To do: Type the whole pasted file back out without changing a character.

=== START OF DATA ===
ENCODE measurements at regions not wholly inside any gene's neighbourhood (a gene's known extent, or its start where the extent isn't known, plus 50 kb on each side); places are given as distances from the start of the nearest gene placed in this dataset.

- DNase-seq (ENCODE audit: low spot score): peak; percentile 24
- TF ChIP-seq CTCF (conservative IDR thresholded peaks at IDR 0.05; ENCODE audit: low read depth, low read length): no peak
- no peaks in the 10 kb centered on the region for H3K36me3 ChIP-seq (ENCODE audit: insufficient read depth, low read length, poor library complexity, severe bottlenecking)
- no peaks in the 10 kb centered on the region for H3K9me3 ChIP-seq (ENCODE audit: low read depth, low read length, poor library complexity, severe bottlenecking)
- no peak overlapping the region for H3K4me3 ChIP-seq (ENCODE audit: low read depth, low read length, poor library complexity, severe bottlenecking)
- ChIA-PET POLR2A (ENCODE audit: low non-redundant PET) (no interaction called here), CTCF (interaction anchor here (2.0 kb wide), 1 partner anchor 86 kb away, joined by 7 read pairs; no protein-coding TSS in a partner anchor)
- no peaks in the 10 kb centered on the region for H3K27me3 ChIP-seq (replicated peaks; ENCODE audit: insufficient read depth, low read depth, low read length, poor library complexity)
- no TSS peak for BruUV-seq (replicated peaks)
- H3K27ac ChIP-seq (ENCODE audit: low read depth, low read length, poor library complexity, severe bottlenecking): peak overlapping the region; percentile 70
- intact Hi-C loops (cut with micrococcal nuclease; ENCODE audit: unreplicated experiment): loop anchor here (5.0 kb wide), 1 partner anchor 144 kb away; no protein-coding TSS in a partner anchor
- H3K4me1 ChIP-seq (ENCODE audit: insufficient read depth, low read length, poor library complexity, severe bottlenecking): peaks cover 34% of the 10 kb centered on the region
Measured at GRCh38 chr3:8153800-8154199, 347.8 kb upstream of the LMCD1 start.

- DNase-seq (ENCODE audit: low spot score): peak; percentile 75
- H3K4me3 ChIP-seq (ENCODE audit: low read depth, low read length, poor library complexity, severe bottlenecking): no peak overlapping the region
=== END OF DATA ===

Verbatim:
ENCODE measurements at regions not wholly inside any gene's neighbourhood (a gene's known extent, or its start where the extent isn't known, plus 50 kb on each side); places are given as distances from the start of the nearest gene placed in this dataset.

- DNase-seq (ENCODE audit: low spot score): peak; percentile 24
- TF ChIP-seq CTCF (conservative IDR thresholded peaks at IDR 0.05; ENCODE audit: low read depth, low read length): no peak
- no peaks in the 10 kb centered on the region for H3K36me3 ChIP-seq (ENCODE audit: insufficient read depth, low read length, poor library complexity, severe bottlenecking)
- no peaks in the 10 kb centered on the region for H3K9me3 ChIP-seq (ENCODE audit: low read depth, low read length, poor library complexity, severe bottlenecking)
- no peak overlapping the region for H3K4me3 ChIP-seq (ENCODE audit: low read depth, low read length, poor library complexity, severe bottlenecking)
- ChIA-PET POLR2A (ENCODE audit: low non-redundant PET) (no interaction called here), CTCF (interaction anchor here (2.0 kb wide), 1 partner anchor 86 kb away, joined by 7 read pairs; no protein-coding TSS in a partner anchor)
- no peaks in the 10 kb centered on the region for H3K27me3 ChIP-seq (replicated peaks; ENCODE audit: insufficient read depth, low read depth, low read length, poor library complexity)
- no TSS peak for BruUV-seq (replicated peaks)
- H3K27ac ChIP-seq (ENCODE audit: low read depth, low read length, poor library complexity, severe bottlenecking): peak overlapping the region; percentile 70
- intact Hi-C loops (cut with micrococcal nuclease; ENCODE audit: unreplicated experiment): loop anchor here (5.0 kb wide), 1 partner anchor 144 kb away; no protein-coding TSS in a partner anchor
- H3K4me1 ChIP-seq (ENCODE audit: insufficient read depth, low read length, poor library complexity, severe bottlenecking): peaks cover 34% of the 10 kb centered on the region
Measured at GRCh38 chr3:8153800-8154199, 347.8 kb upstream of the LMCD1 start.

- DNase-seq (ENCODE audit: low spot score): peak; percentile 75
- H3K4me3 ChIP-seq (ENCODE audit: low read depth, low read length, poor library complexity, severe bottlenecking): no peak overlapping the region